Read the text slowly and carefully. After the first reading, do exercise a: this will you to see whether you have got a good general idea of what the passage says. Then read the text again, paying careful attention to detail.
The human body is made up mainly of bone, muscle, and fat. Some 639 different muscles account for about 45 per cent of the body weight. Each of these muscles has four distinct and measurable qualities which are of interest to us:
(1) it can produce force which can be measured as strength of muscle;
(2) it can store energy which permits it to work for extended periods of time Independent of circulation – this is generally referred to as muscular endurance;
(3) it can shorten at varying rates. This is called speed of contraction;
(4) it can be stretched and will recoil. This is called the elasticity of muscle.
The combination of these four qualities of muscle is referred to as muscular power.
If muscles are to function efficiently, they must be continually supplied with energy fuel. This is accomplished by the blood which carries the energy fuel from lungs and digestive system to the muscles. The blood is forced through the blood vessels by the heart. The combined capacity to supply energy fuels to the working muscles is called organic power.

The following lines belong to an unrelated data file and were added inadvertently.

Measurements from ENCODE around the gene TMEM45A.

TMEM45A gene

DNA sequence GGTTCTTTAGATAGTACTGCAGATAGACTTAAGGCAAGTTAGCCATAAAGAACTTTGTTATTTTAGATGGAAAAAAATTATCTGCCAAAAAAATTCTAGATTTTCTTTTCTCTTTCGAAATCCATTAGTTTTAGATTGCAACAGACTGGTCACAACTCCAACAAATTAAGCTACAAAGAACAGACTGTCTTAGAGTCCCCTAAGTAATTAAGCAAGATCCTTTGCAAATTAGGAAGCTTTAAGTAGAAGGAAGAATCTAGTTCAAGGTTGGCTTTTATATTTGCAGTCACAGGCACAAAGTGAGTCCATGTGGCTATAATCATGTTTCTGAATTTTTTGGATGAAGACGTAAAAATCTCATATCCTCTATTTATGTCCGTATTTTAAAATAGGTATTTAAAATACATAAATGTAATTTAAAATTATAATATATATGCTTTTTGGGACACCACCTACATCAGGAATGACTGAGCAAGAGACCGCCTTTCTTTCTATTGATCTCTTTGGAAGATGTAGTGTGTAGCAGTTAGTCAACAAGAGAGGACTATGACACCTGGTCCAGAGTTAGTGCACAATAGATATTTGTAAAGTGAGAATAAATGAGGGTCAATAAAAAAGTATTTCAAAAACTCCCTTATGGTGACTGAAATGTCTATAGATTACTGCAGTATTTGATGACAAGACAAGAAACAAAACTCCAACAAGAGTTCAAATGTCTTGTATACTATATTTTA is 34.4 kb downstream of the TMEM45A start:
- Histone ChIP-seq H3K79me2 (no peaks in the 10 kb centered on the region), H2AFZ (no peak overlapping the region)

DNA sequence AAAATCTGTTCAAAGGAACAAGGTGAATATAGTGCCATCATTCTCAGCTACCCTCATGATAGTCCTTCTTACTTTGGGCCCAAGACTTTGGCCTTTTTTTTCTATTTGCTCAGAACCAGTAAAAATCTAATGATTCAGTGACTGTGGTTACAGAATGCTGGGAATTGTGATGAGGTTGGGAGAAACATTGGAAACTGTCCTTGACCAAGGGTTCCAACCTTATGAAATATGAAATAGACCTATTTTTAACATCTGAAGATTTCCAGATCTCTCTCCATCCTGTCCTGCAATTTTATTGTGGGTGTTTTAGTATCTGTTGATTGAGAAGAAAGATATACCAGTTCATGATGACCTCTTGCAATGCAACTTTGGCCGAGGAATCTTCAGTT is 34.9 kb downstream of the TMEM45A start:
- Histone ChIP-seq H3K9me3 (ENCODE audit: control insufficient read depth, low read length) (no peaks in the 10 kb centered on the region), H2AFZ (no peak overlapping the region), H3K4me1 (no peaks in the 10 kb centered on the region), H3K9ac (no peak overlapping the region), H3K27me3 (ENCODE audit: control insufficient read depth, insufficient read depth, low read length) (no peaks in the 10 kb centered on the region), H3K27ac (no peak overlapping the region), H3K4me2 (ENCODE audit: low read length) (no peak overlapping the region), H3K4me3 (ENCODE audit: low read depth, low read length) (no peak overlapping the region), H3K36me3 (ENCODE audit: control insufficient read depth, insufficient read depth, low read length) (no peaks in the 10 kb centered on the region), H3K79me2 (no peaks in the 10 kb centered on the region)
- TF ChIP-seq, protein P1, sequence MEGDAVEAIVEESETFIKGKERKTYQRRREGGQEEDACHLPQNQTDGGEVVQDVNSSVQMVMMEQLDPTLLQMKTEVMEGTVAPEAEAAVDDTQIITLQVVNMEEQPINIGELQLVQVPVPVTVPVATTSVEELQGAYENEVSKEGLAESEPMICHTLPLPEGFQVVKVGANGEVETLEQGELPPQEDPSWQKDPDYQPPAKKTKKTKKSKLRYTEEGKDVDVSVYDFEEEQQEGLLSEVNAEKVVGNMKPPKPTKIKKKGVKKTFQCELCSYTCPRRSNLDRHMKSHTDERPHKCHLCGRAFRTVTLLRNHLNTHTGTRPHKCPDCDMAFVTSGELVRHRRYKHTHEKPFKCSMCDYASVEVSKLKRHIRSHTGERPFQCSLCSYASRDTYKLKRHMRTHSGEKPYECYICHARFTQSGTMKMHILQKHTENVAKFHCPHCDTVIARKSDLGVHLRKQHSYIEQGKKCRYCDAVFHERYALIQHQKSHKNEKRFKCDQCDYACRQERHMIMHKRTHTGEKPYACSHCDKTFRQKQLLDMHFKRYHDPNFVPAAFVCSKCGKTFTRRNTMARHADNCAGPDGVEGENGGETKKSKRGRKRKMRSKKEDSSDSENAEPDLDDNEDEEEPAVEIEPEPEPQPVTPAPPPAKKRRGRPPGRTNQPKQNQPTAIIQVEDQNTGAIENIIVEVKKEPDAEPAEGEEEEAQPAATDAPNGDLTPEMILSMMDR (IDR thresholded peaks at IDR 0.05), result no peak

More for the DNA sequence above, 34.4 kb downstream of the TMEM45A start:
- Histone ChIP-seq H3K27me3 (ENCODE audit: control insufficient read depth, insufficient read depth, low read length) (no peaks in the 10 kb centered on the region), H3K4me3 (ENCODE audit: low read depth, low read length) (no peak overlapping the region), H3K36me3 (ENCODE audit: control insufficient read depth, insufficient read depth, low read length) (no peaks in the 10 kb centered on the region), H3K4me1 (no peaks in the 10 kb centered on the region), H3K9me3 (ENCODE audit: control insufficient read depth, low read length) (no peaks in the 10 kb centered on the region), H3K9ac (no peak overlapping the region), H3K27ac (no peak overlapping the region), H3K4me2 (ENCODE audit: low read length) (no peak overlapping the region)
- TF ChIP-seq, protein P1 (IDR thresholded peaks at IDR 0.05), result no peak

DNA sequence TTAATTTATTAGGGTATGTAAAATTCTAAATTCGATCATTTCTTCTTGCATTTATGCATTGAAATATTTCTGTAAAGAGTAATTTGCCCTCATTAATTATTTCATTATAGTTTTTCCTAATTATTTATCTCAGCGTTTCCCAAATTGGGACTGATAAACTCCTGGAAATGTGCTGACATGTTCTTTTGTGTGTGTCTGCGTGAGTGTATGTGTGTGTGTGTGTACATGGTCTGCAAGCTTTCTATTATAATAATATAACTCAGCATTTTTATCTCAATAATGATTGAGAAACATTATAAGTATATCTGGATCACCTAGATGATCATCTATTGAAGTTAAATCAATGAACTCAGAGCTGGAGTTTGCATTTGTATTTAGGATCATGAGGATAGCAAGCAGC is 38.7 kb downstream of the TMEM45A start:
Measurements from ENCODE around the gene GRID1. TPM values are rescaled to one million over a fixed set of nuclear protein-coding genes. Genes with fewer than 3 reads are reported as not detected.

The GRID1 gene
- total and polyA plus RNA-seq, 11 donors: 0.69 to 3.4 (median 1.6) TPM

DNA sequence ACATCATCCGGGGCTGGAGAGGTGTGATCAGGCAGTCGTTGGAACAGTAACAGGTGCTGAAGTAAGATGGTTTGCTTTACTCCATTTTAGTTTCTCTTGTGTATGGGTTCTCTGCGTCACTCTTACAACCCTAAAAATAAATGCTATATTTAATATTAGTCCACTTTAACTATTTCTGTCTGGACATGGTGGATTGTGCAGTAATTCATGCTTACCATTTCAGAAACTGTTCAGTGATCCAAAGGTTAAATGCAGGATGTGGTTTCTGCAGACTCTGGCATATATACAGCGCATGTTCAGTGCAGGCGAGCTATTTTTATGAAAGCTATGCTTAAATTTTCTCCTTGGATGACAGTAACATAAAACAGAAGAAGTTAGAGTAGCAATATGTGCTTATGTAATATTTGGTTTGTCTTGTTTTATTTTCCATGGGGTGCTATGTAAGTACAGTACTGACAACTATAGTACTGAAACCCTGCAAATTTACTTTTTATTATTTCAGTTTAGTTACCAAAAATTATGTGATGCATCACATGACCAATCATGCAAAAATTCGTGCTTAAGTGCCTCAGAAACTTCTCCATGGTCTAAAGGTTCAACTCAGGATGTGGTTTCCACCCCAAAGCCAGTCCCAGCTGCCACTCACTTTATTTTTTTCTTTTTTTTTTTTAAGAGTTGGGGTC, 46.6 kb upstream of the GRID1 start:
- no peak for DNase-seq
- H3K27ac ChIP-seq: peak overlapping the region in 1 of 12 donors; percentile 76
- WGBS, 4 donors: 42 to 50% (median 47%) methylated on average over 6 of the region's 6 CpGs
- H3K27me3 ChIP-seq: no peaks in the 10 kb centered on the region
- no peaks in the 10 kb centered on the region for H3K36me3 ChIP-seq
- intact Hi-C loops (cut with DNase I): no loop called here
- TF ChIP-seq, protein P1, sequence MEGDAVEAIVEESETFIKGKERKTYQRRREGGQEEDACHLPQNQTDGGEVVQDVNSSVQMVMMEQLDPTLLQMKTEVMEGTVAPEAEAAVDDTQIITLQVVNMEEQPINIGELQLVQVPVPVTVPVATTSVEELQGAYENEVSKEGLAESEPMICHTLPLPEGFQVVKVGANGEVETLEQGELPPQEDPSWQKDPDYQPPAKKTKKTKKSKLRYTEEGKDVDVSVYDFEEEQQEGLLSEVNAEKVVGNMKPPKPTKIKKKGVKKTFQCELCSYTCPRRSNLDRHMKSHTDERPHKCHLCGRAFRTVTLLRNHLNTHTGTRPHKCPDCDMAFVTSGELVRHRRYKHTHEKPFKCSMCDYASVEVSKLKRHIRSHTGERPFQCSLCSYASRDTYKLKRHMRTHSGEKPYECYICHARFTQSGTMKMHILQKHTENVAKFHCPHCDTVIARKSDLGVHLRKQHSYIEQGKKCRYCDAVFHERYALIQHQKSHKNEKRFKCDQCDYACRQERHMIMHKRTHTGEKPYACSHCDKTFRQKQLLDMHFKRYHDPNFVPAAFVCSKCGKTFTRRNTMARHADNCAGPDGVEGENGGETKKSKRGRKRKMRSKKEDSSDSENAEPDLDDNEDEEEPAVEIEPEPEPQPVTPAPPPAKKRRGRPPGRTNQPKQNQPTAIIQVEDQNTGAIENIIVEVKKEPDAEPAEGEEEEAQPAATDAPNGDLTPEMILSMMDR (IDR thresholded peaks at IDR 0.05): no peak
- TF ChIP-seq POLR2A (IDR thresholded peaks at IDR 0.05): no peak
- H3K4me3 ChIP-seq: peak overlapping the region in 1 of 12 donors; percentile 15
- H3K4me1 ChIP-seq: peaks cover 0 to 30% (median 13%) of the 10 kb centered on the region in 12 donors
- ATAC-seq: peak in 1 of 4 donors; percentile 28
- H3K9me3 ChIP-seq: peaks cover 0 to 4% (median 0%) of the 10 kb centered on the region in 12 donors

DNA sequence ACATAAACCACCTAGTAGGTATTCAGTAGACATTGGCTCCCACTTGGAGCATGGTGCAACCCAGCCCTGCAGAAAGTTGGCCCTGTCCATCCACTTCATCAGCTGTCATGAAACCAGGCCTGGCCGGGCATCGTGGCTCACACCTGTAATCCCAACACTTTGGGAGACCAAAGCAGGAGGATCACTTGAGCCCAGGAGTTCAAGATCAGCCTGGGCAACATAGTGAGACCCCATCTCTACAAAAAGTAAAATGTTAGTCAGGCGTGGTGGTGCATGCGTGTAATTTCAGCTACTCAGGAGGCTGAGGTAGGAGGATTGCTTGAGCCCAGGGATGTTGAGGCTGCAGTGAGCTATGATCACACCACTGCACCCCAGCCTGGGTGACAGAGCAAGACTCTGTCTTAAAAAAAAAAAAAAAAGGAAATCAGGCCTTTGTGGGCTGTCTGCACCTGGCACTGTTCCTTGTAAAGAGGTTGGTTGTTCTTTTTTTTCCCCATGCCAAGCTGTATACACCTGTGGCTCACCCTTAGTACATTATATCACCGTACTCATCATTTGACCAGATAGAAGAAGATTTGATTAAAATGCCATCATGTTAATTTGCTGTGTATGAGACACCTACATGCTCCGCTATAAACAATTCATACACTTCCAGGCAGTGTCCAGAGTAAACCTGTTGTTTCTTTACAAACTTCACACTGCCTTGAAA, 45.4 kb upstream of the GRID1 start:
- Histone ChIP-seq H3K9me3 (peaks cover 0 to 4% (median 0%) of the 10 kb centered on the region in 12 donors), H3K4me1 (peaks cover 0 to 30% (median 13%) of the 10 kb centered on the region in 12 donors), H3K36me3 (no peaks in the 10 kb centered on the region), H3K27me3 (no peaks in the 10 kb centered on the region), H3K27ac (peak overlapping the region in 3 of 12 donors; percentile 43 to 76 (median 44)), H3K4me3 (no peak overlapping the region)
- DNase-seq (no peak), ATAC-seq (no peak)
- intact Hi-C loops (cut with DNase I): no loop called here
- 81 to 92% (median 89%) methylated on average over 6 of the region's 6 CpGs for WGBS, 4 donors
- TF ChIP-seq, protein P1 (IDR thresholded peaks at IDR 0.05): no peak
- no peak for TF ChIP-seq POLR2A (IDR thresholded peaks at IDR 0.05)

The capacity and efficiency with which your body can function depends on the degree of development of both your muscular and organic power through, regular exercise. However, the level to which you can develop these powers is influenced by such factors as the type of body you have, the food you eat, presence or absence of disease, rest and sleep. You are physically fit only when you have adequately developed your muscular and organic power to perform with the highest possible efficiency.
Heredity and health determine the top limits to which your physical capacity can developed. This is known as your potential
physical capacity. This potential capacity varies from individual to individual. Most of us, for example, could train tor a lifetime and never come close to running a four-minute mile simply because we weren’t built for it. The top level at which you can perform physically right now is called your acquired capacity because it has been acquired or developed through physical activity in your daily routines.
Your body, like a car, functions most efficiently well below its acquired capacity. A car, for example, driven at its top speed of, say, 110 miles per hour uses mote petrol per milt than when it is driven around 50-60 miles per hour, which is well below its capacity. Your body functions in the same way, in that the ratio of work performed to energy expended is better when it functions well below acquired capacity.
You can avoid wastage of energy by acquiring a level of physical capacity well above the level required to perform your normal daily tasks. This can be accomplished by supplementing your daily physical activity with a balanced exercise programme performed regularly. Your capacity increases as you progressively increase the load on your muscular and organic systems. Exercise will increase physical endurance and stamina thus providing a greater reserve of energy for leisure-time activities.
(From the Royal Canadian Air Force Physical Fitness)